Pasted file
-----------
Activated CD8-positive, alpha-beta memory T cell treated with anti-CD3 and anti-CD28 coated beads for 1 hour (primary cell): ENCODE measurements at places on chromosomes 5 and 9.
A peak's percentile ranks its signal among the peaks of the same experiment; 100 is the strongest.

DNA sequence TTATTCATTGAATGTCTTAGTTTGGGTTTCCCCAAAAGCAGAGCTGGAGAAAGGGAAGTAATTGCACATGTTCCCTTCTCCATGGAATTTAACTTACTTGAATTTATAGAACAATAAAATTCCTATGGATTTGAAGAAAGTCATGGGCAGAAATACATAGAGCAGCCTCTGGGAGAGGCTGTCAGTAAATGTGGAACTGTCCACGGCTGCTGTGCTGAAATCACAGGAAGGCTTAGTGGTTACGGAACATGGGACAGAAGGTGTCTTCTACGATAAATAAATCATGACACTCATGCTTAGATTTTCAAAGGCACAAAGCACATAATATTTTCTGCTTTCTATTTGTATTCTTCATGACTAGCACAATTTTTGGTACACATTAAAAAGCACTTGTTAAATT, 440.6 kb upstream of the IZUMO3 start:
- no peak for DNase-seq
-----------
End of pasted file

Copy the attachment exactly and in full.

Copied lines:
Activated CD8-positive, alpha-beta memory T cell treated with anti-CD3 and anti-CD28 coated beads for 1 hour (primary cell): ENCODE measurements at places on chromosomes 5 and 9.
A peak's percentile ranks its signal among the peaks of the same experiment; 100 is the strongest.

DNA sequence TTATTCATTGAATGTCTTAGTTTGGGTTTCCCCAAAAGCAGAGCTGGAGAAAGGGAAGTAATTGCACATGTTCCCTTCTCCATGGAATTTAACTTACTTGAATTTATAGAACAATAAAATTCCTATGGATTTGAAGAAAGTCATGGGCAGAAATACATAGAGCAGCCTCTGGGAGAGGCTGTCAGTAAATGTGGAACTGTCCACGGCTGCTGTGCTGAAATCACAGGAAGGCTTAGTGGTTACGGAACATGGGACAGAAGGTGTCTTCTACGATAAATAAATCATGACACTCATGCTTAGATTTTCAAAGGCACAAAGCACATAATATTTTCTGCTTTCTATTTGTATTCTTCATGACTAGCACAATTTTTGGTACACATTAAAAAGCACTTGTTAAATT, 440.6 kb upstream of the IZUMO3 start:
- no peak for DNase-seq